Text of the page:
Sudden Medical Emergency Defense

Three tips for when and how to raise it

August 27, 2019 Photo

Most states recognize some variation or degree of the “sudden medical emergency defense.” In such jurisdictions, this defense may enable defendants to escape liability in the event they suffer from a sudden and unforeseeable medical emergency that renders them unconscious in the instant preceding an accident. A classic scenario in which the defense may apply involves a driver who suddenly and unexpectedly blacks out while driving and, through no fault of her own, crosses the centerline and collides with oncoming traffic. This may be due to a heart attack, brain aneurysm, diabetic hypoglycemic attack, or other similar medical event that renders the driver suddenly incapable of controlling the vehicle. With a spectrum of differences among jurisdictions, this defense sometimes goes by different labels, including, but not limited to, “act of God defense,” “blackout defense,” “sudden physical illness defense,” “defense of sudden unconsciousness,” “defense of unanticipated unconsciousness,” and “sudden loss of capacity,” to name a few.

The rationale underlying the defense is that the stroke or other event rendering the defendant unconscious is deemed equivalent to a tornado or other “act of God.” As a result, the theory is that the afflicted defendant has not, in fact, acted negligently and/or has not proximately caused the accident, so tort liability is effectively precluded. Even if the strength of the defense is uncertain, a colorable “sudden illness” argument may provide the defense with much-needed leverage that is initially not apparent in a difficult case. Therefore, as uncommon as the circumstances may be that appropriately support the defense, insurance professionals should determine its availability and requirements in their given jurisdictions before making an offer to pre-suit claimants. As will be discussed in more detail, insurance professionals and defense counsel must also weigh the pros and cons of raising the defense.

What to Consider

As with many common law doctrines, there is a wide spectrum of how the doctrine is recognized and/or applied across the country. Some jurisdictions that have explicitly acknowledged the viability of the sudden medical emergency defense have promulgated specific patterns for jury instruction. Other states have, thus far, only recognized the act of God defense in the context of such natural calamities as earthquakes, but have not yet definitively addressed applicability to a sudden medical emergency. A relatively small handful of states have outright rejected application in the medical context, even where the act of God defense is available in traditional force of nature situations.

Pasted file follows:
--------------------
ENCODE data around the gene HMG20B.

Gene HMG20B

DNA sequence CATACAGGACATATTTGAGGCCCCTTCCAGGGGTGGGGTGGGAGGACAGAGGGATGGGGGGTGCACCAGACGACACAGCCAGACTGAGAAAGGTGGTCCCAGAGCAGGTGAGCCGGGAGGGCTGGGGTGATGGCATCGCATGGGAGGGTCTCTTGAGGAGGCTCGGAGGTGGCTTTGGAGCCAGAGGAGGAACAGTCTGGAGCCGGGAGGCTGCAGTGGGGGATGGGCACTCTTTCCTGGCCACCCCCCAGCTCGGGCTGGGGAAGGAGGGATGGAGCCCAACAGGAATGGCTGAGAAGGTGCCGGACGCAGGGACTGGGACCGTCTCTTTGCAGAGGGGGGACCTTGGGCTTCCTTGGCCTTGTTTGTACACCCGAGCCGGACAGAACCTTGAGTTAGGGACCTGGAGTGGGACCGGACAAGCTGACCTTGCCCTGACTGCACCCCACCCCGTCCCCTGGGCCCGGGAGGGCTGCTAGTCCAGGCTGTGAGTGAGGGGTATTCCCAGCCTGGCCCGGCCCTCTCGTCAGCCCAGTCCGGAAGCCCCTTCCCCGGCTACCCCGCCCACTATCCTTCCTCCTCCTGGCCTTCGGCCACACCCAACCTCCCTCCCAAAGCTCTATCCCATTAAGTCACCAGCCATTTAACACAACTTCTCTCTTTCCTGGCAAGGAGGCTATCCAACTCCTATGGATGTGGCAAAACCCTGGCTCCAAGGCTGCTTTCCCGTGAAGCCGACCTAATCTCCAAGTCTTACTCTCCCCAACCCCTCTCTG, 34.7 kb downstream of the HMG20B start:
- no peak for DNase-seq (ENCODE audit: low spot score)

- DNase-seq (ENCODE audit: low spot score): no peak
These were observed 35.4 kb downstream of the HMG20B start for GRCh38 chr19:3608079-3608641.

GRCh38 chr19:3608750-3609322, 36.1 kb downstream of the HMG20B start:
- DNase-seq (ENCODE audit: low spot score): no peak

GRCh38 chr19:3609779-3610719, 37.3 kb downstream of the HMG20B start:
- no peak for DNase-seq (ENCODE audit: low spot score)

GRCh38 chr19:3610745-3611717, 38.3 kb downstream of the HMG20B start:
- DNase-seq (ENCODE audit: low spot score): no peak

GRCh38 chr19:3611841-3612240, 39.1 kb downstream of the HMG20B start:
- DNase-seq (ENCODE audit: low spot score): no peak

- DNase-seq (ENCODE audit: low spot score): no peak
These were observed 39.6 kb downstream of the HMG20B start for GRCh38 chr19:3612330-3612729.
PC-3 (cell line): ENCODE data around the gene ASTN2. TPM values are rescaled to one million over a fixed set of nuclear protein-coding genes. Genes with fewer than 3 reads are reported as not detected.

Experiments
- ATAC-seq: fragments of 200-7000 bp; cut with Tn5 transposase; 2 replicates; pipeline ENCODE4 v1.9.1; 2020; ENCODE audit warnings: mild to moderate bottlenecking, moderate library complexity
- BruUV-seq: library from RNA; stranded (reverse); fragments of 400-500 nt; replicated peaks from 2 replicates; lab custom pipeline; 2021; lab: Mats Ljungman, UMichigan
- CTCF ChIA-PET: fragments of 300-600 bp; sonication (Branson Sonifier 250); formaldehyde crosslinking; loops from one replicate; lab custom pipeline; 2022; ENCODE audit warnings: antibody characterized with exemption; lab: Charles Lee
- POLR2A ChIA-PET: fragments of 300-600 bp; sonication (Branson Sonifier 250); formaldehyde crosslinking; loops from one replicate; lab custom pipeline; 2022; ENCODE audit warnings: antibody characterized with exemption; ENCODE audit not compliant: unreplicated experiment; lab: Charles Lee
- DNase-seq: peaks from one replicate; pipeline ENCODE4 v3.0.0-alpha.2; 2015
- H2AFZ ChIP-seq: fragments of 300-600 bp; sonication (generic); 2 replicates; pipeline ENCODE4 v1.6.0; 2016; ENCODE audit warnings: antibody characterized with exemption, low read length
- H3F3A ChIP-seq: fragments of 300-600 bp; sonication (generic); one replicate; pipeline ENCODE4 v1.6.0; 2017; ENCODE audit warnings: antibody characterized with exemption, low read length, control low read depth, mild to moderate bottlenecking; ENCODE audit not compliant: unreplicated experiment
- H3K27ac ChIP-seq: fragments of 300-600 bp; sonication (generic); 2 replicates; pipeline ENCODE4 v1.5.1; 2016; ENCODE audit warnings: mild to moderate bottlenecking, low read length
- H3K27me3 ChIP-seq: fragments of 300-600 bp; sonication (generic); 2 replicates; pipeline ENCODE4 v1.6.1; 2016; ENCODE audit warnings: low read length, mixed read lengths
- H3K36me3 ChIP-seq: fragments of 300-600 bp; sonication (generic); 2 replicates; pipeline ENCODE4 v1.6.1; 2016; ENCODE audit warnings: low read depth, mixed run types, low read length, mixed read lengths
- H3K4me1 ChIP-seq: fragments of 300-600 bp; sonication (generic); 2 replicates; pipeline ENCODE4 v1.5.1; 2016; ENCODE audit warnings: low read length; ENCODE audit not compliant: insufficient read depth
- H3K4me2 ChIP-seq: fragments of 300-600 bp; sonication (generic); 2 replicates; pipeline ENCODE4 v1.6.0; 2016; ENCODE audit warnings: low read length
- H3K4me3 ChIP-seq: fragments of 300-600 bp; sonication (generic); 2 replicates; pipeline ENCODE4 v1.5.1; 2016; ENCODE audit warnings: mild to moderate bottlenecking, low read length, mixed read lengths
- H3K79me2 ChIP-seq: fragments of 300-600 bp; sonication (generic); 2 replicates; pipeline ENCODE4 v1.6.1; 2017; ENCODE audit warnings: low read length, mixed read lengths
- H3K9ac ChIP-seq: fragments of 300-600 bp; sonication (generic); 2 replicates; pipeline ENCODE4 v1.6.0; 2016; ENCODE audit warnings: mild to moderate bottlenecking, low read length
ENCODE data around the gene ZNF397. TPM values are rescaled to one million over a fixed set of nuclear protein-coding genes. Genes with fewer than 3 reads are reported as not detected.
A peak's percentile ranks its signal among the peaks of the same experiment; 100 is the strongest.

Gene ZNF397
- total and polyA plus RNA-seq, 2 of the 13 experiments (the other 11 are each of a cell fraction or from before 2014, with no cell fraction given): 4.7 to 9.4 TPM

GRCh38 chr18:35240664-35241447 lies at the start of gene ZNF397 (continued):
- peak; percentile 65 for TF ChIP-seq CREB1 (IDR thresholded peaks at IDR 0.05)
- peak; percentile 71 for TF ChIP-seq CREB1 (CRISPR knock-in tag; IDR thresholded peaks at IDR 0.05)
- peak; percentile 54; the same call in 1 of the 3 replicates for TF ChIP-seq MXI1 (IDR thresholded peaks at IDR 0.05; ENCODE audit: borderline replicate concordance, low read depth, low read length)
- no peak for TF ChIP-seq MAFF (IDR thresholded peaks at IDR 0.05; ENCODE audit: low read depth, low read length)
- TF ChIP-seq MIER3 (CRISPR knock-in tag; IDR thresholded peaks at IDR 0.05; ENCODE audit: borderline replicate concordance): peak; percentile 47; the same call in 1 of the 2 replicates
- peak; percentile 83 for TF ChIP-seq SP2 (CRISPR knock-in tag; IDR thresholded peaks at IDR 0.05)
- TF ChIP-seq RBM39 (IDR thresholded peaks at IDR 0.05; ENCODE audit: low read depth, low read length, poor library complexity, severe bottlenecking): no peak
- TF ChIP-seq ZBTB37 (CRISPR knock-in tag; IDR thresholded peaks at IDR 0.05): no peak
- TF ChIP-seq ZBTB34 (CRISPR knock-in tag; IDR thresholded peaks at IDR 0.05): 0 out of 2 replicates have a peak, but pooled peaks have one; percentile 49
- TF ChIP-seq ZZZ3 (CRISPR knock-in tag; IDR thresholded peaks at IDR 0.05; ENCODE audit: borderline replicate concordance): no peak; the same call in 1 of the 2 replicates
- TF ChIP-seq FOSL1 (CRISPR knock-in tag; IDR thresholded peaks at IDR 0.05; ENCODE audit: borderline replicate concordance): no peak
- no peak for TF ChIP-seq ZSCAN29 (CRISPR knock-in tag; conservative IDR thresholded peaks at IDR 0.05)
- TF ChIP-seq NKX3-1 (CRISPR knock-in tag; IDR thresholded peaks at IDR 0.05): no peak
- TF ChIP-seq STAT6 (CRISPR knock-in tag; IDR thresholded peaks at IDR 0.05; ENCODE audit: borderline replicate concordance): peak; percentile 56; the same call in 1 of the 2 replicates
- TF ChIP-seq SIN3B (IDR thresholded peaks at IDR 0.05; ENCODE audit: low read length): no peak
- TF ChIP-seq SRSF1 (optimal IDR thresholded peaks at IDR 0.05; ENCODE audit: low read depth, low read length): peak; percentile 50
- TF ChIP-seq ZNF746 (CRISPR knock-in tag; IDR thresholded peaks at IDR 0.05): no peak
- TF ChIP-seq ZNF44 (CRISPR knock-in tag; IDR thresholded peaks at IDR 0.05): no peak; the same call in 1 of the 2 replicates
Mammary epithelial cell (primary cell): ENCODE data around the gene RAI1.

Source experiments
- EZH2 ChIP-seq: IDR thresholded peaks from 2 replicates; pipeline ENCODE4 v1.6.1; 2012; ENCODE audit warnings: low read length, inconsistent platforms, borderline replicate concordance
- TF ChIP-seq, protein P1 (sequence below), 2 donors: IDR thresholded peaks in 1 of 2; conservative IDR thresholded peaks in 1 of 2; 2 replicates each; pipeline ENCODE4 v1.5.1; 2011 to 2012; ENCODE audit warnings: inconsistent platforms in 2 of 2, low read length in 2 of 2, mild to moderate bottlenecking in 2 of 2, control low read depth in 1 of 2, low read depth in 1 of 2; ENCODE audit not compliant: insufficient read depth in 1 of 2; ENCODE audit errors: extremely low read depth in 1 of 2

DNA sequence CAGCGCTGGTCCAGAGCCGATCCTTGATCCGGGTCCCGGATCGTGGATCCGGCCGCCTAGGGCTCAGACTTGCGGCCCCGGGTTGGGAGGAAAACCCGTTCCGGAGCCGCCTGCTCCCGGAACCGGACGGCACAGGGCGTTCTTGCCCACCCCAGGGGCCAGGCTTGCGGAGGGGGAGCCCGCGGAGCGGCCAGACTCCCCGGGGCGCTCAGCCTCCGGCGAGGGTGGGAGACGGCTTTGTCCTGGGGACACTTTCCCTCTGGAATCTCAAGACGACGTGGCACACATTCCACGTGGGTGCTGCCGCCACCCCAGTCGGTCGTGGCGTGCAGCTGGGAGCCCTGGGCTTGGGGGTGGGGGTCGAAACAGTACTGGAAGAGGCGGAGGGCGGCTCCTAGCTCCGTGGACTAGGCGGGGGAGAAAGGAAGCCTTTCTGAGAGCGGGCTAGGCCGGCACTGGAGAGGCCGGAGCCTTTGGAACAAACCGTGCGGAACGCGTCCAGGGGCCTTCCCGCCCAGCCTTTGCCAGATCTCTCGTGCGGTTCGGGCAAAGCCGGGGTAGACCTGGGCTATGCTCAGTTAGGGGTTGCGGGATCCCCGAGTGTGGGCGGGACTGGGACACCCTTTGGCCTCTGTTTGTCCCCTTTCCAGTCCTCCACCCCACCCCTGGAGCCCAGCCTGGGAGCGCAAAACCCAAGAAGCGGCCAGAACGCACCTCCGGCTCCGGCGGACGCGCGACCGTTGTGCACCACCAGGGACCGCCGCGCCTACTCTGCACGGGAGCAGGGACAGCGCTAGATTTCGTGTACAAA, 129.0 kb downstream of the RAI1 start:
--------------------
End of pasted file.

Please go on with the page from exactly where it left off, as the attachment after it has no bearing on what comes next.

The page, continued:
Among the states in which the defense is cognizable in the medical emergency context, there are differences involving elements to be proven, the severity of medical events that are eligible to give rise to the defense, burden of proof, standard of proof, and other evidentiary nuances. Some states require actual unconsciousness, whereas extreme pain or numbness alone (or even a coughing fit) may suffice to support the defense in others. In some states, the defense may even be a basis for a successful motion for summary judgment. Obviously, insurance professionals should study the parameters of the defense in their given jurisdiction in order to most effectively investigate and consider raising it in any pre-suit negotiations.

Given the harsh consequences for a plaintiff, some jurisdictions in which the defense is cognizable require unequivocal evidence of the unforeseeable event. Thus, a self-serving claim of blackout alone may not be enough. The defendant typically must be physically rather than mentally incapacitated. The onset of the medical event must be sudden. The medical event must be unforeseeable to the defendant such that the accident is rendered unavoidable by foresight. The medical event itself must occur before the negligent act. In order for the defense to apply, the emergency must not be manifested by the defendant’s own negligent conduct. Here are three strategies to consider during defense.